Government contracts: Still a long way from open
This blog post was written by Georg Neumann from Open Contracting
Global Open Data Index: State of disclosure and data of government contracts
For the first time ever, the Global Open Data Index is assessing open data on tenders and awards in this year’s index. This is crucial information. Government deals with companies amount to $9.5 trillion globally. That’s about 15% of global GDP. Schools, hospitals, roads, street lights, paper clips: all of these are managed through public procurement.
Public procurement is the number one risk of corruption and fraud in government. Too often, when government and business meet, public interest is not the highest priority. Scandals from failed contracting processes abound: ‘tofu’ schools, constructed to substandard specifications in an earthquake zone, that fell down on their students; provision of fake medicine and medical equipment that kills patients; phantom contracts siphoning off billions of dollars dedicated to national security; or kick-back schemes in contracts that steal direly needed monies from school children.
To make sure this money is spent fairly and honestly, it is essential that data is disclosed on how much, when and with whom governments spend money on.
This is why we were delighted that the Open Contracting Partnership was asked to evaluate the submissions from the more than 120 countries participating in this year’s index. The Index assesses whether monthly information on both tenders and awards is available and basic information disclosed. This should include name, description and status of a tender, as well as the name, description, value and supplier information of an award or a contract. Ideally, this information should not only be public, but also machine-readable and downloadable as a complete dataset.
Here are some of the highlights and aggregated findings of what we learned.
The bad news first: Government contracts are a long way from being open. Less than 10% of the countries surveyed provide timely, machine-readable and openly licensed data on tenders and awards of government contracts. Without this information available to the public, there is little opportunity to scrutinise and monitor public spending.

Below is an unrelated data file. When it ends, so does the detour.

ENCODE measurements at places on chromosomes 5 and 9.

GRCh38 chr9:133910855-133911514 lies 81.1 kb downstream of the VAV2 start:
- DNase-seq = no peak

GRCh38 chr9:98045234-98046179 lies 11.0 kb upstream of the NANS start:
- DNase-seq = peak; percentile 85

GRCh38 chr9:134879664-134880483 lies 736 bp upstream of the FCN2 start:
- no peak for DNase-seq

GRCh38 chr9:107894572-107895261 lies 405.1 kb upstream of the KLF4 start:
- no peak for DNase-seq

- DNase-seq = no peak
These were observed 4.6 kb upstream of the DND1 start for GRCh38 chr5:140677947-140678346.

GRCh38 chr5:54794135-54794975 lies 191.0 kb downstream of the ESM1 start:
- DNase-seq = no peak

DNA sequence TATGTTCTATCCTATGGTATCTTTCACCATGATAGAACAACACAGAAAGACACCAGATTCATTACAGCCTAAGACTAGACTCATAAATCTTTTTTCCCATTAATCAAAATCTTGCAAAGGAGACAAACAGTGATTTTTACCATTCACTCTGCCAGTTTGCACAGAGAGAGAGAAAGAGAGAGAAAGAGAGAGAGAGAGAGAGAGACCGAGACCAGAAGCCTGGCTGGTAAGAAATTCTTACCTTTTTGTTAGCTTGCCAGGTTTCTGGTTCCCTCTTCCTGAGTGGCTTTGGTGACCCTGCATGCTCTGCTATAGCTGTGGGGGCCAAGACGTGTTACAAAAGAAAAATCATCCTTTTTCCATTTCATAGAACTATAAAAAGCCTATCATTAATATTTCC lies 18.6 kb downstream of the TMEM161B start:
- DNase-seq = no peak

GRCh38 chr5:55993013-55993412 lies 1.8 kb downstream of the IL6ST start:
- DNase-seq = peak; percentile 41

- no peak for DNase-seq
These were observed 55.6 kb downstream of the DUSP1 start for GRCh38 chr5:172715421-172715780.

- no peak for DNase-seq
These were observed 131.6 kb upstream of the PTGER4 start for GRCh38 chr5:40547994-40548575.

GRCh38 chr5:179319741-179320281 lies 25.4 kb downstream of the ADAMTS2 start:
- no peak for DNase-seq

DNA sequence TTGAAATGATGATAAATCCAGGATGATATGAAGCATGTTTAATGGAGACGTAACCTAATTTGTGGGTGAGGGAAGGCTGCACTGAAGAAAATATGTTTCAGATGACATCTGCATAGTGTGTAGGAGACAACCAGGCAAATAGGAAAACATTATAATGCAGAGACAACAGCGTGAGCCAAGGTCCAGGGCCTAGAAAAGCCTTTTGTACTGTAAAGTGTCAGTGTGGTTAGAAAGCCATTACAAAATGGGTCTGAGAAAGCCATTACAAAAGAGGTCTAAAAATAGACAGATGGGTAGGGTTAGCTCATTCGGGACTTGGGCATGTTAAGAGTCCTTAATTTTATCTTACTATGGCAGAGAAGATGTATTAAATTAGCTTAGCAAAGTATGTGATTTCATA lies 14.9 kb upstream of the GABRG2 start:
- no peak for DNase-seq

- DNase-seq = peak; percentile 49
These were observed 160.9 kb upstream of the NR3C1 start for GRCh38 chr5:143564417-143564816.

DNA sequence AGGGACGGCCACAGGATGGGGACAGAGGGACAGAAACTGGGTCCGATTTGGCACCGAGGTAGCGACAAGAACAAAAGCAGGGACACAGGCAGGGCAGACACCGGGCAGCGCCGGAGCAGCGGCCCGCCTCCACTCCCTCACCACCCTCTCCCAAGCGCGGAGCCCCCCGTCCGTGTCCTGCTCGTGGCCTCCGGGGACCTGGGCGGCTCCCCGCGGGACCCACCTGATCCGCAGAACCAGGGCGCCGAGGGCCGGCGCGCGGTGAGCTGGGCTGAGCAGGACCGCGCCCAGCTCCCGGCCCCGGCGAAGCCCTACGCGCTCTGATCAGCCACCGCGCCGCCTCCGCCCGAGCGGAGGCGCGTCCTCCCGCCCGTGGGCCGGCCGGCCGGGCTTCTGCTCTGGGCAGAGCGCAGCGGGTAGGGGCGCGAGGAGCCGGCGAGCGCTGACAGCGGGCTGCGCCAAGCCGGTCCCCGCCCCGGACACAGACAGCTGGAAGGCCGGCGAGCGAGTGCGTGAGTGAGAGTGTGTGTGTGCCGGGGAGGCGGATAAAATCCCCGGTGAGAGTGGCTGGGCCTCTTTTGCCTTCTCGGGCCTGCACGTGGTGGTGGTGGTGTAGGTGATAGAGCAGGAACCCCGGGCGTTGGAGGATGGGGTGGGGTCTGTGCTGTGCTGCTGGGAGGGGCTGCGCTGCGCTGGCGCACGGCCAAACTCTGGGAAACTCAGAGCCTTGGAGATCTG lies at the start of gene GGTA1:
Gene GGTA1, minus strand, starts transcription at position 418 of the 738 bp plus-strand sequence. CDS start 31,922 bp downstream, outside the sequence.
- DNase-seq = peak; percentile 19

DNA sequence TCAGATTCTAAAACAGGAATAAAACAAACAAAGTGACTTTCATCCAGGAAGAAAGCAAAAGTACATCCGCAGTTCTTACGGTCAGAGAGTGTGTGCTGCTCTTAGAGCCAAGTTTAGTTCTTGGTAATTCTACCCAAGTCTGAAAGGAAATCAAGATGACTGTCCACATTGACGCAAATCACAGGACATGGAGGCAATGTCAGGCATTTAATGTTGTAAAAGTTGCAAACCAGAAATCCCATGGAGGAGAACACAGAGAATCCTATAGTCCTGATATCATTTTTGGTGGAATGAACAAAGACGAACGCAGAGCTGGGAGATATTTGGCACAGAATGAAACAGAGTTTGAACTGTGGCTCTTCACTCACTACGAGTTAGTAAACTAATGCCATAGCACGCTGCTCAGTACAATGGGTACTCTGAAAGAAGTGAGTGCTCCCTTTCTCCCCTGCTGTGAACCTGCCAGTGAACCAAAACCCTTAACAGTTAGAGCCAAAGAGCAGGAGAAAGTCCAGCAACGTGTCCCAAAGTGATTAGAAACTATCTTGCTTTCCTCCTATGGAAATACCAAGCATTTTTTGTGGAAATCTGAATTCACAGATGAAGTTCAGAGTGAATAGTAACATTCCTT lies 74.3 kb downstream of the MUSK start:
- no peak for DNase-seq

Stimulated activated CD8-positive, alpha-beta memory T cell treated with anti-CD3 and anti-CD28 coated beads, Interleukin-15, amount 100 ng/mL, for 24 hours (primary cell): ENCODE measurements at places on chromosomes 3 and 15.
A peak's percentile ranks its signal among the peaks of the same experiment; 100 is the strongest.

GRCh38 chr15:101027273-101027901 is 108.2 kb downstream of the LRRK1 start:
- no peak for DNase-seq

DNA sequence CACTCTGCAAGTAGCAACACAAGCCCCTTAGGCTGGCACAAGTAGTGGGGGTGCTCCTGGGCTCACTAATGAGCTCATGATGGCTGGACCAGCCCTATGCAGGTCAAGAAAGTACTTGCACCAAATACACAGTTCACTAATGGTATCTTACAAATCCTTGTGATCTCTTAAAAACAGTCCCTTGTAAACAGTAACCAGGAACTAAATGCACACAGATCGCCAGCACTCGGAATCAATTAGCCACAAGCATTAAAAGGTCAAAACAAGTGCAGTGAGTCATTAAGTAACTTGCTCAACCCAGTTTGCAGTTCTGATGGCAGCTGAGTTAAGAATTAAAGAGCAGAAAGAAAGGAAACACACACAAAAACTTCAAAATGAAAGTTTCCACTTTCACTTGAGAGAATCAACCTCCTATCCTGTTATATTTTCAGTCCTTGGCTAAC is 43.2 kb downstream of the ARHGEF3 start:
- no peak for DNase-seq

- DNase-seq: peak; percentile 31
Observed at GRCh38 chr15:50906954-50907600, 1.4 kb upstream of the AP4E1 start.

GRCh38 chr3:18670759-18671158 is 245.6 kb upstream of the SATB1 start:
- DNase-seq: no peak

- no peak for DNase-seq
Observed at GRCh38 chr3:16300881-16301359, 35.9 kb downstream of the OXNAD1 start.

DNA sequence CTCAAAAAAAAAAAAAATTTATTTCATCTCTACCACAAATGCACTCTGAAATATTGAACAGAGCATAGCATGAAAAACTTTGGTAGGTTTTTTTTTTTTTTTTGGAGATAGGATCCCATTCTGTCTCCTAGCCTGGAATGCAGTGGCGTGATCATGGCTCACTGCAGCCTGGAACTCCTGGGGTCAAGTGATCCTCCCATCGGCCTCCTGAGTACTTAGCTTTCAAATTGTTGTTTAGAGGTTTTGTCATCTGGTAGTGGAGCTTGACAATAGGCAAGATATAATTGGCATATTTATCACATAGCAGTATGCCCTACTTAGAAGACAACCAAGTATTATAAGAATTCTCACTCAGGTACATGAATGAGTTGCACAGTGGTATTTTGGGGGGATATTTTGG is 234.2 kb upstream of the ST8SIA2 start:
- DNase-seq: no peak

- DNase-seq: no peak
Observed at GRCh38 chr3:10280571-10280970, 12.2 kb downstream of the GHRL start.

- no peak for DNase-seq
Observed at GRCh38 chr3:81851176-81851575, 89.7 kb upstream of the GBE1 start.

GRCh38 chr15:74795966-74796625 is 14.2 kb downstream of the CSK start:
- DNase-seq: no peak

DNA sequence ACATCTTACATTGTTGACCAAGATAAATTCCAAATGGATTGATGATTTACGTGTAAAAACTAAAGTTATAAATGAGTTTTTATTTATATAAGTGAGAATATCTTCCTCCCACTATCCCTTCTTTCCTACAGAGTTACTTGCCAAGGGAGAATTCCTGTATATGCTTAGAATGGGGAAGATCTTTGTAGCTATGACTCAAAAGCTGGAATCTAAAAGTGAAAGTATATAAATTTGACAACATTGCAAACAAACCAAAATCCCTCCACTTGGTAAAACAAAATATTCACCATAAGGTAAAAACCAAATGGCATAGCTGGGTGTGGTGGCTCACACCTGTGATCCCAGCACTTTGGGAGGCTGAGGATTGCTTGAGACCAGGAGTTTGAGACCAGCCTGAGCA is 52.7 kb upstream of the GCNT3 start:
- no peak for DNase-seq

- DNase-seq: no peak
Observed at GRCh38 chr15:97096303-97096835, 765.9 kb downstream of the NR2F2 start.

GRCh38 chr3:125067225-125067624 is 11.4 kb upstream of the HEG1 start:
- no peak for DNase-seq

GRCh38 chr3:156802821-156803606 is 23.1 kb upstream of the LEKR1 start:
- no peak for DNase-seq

Now the good news: We can see a trend towards publishing more data and doing so in an open format. 11 countries is definitely progress and it is clear that some global champions are beginning to emerge. Some of the credit, we hope, could go to the Open Contracting Data Standard, that is being implemented in countries such as Canada, Paraguay, and the ProZorro procurement portal being currently developed in Ukraine. Other countries are implementing open data on contracting after committing to them in their National Action Plans under the Open Government Partnership, such as Colombia, Mexico and Romania.
The Index doesn’t score quality, so this is important to keep this in mind when looking at the data. At the Open Contracting Partnership, we are aware that the quality of disclosed data on tenders and contracts varies strongly. The better the quality of contract information and the more recent is, the more valuable it is for evaluation, analysis, and monitoring. While timeliness of the data in general was relatively good, the quality of the open data is still problematic.
Digiwhist, a research initiative, has looked at the amount of information actually available in tenders and contracts in the EU and found common id’s are rarely available to match tender and award data, government agencies and business. a key quality issue of this data.
Other findings of the Open Data Index include: